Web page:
More than 300 people gathered in Westminster, connected by one thing. Everyone inside St. John Catholic Church has been impacted by drug addiction.
"I was on the street in Baltimore living in abandoned row houses, stealing, doing all of the things you would think a drug addict would do," said Tim Weber, the Drug Education and Treatment Liaison for the Carroll County State’s Attorney Office.
His drug, like so many others in Carroll County, was heroin. Leaders have been working to tackle the problem.
"In 2014 we had 32 heroin and prescription overdose deaths,” State’s Attorney Brian DeLeonardo said. “And that's very significant for a county this size."
Behind those number are real people, with real lives, and shattered dreams.
"Being a heroin addict came first before anything in my life,” Evan Burrill said. “Before being a son, before being a brother, before an employee, before being a student, before everything, I had to do whatever I could do to get those drugs."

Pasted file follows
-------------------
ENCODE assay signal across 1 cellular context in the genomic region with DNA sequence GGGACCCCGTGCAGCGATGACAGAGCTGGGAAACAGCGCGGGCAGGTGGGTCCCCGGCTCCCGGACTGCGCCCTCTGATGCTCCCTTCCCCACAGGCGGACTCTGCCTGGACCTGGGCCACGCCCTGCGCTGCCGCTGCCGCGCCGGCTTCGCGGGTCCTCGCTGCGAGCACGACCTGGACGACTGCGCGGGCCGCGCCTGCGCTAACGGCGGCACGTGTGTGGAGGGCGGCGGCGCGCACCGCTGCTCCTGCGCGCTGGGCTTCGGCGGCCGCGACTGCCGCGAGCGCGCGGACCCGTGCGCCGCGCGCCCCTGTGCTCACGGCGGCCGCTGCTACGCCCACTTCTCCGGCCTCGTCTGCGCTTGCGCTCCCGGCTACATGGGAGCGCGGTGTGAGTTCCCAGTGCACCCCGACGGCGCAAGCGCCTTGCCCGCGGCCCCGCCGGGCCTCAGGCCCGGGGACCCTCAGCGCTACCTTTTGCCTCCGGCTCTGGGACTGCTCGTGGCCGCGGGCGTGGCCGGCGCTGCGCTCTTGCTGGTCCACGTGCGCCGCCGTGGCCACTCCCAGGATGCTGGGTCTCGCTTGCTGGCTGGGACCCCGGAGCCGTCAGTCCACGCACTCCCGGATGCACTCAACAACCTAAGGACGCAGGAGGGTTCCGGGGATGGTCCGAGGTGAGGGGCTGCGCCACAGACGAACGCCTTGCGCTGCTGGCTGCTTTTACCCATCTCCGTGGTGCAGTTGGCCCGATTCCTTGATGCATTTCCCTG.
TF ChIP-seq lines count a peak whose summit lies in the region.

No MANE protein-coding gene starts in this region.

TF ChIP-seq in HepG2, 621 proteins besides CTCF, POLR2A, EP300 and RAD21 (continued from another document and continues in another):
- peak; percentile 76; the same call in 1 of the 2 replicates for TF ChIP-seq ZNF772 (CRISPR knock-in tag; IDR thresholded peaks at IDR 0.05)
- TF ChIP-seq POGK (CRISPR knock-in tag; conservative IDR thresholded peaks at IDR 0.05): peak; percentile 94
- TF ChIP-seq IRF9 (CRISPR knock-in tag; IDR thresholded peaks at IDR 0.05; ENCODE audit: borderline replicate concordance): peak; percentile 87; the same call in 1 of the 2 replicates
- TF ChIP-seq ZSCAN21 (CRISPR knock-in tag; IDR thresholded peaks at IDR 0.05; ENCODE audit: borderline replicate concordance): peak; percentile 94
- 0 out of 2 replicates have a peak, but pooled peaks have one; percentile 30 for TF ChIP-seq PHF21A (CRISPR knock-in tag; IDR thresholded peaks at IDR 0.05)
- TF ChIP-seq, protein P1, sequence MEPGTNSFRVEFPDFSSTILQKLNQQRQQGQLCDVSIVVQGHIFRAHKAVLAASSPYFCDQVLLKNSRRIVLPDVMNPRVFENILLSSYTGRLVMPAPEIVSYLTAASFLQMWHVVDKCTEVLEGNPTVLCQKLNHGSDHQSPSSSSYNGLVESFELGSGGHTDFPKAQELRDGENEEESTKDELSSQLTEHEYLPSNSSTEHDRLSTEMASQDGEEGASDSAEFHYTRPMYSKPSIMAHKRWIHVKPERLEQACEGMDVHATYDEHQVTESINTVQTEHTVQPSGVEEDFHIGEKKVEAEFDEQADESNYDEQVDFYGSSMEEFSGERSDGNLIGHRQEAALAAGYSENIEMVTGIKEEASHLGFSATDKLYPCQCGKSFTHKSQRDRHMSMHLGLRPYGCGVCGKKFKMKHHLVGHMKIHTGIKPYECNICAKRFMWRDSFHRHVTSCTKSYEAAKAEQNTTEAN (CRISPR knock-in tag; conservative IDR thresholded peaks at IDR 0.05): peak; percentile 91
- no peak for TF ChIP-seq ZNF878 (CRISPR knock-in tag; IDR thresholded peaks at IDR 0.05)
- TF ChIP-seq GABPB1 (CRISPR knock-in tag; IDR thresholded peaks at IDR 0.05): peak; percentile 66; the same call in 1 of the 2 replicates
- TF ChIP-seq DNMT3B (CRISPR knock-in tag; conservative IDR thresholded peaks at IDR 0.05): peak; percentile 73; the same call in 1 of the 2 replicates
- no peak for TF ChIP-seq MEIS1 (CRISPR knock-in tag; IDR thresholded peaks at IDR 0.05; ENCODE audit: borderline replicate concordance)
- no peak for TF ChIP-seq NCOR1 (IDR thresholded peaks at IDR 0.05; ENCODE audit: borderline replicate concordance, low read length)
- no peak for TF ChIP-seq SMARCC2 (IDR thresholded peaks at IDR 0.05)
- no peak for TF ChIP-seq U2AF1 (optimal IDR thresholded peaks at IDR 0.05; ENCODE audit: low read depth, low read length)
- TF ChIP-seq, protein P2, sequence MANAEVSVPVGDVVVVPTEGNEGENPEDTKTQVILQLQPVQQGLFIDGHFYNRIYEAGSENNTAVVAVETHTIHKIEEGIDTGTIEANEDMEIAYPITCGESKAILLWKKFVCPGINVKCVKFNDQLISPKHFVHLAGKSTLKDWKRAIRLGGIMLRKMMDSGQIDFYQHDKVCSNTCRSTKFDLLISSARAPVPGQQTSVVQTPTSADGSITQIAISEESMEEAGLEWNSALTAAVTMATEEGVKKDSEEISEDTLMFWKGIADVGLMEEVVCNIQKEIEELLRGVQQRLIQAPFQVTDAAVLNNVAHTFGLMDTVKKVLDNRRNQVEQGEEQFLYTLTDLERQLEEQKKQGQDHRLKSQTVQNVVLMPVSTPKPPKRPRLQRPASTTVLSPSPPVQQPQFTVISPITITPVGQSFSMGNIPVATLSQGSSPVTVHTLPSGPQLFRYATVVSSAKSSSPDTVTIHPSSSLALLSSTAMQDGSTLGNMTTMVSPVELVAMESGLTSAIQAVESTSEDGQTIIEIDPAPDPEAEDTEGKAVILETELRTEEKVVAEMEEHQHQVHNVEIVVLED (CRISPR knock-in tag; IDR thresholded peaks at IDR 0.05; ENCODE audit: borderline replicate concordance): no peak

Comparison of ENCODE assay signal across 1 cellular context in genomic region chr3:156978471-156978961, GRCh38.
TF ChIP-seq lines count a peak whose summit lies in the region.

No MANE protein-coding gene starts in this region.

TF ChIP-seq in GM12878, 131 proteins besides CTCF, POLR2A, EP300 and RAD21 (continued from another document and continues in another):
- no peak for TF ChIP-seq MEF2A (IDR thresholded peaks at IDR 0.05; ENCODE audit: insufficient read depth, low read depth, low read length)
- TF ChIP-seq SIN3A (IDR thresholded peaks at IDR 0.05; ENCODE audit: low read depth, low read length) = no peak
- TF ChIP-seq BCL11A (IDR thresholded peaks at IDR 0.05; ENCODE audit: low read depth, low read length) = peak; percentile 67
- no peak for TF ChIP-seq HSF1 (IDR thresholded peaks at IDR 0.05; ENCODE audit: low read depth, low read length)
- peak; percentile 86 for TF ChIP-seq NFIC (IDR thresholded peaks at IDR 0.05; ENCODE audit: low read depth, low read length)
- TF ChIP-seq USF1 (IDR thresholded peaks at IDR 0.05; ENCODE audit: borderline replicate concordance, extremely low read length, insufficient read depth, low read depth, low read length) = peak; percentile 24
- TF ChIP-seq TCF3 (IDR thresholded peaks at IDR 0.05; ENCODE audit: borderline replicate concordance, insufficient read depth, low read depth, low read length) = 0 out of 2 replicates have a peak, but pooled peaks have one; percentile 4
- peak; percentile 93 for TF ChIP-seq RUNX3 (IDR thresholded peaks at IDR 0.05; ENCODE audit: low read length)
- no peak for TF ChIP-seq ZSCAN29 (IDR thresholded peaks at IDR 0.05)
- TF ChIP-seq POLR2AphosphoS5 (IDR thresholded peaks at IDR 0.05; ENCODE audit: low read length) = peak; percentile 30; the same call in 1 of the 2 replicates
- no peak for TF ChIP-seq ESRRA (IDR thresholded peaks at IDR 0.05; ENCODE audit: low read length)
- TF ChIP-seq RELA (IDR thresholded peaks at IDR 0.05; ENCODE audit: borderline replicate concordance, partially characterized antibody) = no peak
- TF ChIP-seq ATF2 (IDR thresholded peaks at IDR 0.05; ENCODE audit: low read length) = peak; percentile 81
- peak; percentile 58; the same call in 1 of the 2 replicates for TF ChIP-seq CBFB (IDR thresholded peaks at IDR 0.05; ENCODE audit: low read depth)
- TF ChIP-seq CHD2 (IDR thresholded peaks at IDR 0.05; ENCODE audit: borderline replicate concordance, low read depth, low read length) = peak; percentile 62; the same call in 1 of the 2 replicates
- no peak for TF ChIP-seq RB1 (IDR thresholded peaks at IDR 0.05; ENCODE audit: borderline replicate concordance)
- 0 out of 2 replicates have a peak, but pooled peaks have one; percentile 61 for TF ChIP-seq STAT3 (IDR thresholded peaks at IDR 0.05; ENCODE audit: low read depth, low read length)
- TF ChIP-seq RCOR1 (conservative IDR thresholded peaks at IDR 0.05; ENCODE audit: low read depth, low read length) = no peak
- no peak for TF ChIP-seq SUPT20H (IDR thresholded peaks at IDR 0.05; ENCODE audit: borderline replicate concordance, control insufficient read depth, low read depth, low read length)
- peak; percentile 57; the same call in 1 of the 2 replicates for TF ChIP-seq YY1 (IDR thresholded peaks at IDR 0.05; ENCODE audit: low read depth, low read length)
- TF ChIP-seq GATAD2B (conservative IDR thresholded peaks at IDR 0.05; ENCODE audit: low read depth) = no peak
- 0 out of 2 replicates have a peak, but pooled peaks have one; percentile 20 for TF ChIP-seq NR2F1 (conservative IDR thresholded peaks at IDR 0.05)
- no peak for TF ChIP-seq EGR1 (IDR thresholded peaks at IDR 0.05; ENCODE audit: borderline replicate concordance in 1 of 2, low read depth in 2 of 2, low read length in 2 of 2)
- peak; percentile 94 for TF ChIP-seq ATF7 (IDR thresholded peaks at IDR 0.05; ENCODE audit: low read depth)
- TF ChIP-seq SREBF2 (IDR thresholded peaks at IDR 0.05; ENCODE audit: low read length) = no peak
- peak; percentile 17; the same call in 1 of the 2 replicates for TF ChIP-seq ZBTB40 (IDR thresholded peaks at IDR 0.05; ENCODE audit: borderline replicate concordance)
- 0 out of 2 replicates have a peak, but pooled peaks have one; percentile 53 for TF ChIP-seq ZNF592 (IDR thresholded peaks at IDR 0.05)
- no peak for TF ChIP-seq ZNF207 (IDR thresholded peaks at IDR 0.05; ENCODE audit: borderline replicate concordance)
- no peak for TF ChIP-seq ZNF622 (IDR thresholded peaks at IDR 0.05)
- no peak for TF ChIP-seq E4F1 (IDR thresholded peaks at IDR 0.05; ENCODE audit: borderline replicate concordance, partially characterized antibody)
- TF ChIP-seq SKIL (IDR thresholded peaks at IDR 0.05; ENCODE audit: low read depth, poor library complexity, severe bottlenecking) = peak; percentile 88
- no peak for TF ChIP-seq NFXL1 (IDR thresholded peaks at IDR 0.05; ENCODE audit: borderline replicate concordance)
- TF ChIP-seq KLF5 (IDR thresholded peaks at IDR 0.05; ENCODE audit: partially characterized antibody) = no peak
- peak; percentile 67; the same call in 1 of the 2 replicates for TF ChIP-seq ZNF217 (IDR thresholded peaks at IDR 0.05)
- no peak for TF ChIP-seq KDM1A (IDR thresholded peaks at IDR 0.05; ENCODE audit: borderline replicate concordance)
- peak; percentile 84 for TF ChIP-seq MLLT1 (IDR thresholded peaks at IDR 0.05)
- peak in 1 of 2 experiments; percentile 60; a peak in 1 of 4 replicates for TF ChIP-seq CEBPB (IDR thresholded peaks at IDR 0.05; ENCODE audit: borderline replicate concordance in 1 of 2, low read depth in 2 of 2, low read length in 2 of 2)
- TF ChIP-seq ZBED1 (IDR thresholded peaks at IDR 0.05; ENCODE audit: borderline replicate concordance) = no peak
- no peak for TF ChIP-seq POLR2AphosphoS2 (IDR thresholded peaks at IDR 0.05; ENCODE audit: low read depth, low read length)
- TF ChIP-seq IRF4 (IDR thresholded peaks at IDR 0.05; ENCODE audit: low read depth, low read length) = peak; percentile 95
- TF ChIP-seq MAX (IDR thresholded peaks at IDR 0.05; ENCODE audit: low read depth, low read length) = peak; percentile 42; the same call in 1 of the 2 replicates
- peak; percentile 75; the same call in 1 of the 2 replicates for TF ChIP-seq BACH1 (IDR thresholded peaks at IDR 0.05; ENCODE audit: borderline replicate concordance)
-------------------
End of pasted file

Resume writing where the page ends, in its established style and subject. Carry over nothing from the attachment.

Burrill has been helping with an effort to reach out to area students. A video is being shown at every high school to paint the picture of addiction, and hopefully prevent teens from doing drugs.
Carroll County was just designated a high-intensity drug trafficking area, meaning federal help is on the way.
"And what that does is it helps us go after those that are bringing heroin in from outside the county," DeLeonardo said.
Leaders hope people who came out to the vigil feel comfort, and know more about the fight. But they also want folks struggling to know there is a way out.
"We want to spread the word and get as many resources out there for as many people as we can so we can prevent this, and maybe this will become a thing of the past one day," Jason Mckay said.
"People in recovery should stand up and speak out if they had a problem like mine,” Weber said. “I'm not proud of where I came from, but I'm no longer ashamed of it and I use that to help other people."